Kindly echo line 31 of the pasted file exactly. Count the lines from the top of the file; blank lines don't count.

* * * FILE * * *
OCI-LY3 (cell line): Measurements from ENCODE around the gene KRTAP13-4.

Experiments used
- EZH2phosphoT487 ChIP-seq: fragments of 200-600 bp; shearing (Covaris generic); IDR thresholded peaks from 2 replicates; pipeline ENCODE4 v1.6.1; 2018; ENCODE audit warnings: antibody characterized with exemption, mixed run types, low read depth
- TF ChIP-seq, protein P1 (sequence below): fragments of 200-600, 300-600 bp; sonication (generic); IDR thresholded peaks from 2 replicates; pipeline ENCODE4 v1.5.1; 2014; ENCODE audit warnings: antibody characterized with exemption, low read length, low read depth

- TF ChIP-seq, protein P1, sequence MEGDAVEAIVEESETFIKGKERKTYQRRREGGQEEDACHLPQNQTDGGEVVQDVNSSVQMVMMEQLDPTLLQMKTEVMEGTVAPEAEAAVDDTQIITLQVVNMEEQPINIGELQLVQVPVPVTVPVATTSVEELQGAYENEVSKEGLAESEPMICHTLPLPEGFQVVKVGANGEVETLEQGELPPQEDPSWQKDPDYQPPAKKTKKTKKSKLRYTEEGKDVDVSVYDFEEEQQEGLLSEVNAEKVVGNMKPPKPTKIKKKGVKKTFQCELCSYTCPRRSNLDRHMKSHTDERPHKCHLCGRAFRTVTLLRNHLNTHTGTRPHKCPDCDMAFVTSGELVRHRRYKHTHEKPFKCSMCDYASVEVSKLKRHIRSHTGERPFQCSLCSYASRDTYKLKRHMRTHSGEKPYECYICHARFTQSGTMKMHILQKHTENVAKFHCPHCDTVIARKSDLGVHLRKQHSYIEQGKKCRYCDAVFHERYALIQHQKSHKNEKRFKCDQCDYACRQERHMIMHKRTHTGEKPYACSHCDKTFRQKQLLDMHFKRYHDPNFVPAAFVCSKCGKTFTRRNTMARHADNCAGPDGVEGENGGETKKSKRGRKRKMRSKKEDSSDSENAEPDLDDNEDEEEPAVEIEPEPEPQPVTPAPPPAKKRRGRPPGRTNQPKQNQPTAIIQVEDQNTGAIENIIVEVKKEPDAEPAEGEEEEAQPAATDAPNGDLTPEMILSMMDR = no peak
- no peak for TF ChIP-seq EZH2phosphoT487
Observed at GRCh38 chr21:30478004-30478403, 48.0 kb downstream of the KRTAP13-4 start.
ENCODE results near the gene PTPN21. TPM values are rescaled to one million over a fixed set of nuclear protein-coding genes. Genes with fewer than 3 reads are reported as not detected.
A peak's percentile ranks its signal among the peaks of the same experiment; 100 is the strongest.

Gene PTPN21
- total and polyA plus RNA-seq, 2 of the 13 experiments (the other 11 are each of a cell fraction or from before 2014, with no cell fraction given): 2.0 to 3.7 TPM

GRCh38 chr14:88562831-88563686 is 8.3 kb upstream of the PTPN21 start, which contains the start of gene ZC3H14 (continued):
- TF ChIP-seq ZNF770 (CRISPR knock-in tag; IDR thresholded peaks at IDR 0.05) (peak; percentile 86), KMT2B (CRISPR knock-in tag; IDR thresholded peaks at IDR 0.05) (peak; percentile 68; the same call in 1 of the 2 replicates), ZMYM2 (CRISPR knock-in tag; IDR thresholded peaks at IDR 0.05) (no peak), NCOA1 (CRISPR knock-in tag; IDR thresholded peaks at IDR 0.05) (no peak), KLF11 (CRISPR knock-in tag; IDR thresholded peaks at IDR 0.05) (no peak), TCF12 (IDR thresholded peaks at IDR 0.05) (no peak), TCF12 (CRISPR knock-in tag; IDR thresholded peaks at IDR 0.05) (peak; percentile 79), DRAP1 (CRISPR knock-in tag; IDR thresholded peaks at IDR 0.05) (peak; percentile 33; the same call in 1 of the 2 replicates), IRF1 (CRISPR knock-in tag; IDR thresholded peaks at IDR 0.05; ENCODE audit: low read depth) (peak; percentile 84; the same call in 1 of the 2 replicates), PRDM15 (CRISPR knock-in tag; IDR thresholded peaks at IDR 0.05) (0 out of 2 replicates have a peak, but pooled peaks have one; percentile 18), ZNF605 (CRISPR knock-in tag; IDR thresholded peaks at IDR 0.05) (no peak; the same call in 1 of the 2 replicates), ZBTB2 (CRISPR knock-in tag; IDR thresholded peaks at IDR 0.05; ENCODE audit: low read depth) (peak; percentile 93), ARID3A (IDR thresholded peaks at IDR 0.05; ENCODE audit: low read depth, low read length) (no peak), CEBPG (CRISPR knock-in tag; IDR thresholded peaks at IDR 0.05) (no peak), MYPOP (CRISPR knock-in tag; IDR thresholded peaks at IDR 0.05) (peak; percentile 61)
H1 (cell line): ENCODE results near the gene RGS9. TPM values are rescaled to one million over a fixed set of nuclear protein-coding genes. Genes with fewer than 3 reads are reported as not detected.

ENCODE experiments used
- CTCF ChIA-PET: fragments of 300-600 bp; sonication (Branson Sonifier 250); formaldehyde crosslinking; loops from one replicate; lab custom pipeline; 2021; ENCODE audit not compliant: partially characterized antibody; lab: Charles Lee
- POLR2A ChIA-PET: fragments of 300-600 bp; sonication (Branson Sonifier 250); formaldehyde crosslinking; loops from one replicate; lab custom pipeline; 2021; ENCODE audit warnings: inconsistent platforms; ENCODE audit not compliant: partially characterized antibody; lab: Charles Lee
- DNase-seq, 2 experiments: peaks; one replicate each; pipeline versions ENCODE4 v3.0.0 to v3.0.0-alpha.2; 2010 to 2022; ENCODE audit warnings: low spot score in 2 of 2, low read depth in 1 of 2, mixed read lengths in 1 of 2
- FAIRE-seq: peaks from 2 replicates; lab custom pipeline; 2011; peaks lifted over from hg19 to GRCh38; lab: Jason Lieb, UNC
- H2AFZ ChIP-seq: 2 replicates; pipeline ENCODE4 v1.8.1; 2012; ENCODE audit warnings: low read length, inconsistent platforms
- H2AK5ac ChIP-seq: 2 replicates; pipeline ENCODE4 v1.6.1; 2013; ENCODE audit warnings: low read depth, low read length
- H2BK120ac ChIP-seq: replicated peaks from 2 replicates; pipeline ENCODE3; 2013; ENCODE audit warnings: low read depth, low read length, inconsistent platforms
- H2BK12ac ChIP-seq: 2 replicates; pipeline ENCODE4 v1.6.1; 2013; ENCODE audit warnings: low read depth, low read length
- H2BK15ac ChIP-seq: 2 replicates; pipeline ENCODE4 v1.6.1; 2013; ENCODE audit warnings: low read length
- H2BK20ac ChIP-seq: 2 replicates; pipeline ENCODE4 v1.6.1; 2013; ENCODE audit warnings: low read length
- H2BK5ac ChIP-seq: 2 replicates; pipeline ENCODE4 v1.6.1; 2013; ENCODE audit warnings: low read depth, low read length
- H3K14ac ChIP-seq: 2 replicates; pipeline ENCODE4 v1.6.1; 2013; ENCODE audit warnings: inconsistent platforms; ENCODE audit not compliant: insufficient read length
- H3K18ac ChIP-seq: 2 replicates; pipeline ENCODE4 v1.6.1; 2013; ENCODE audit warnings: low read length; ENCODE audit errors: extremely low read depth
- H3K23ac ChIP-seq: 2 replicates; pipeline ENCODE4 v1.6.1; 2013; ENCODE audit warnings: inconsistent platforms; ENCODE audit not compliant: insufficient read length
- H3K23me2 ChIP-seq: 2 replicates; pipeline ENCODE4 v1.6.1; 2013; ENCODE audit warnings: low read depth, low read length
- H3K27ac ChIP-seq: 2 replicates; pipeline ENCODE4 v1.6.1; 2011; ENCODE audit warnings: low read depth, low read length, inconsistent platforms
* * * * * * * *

- H3K27ac ChIP-seq: 2 replicates; pipeline ENCODE4 v1.6.1; 2011; ENCODE audit warnings: low read depth, low read length, inconsistent platforms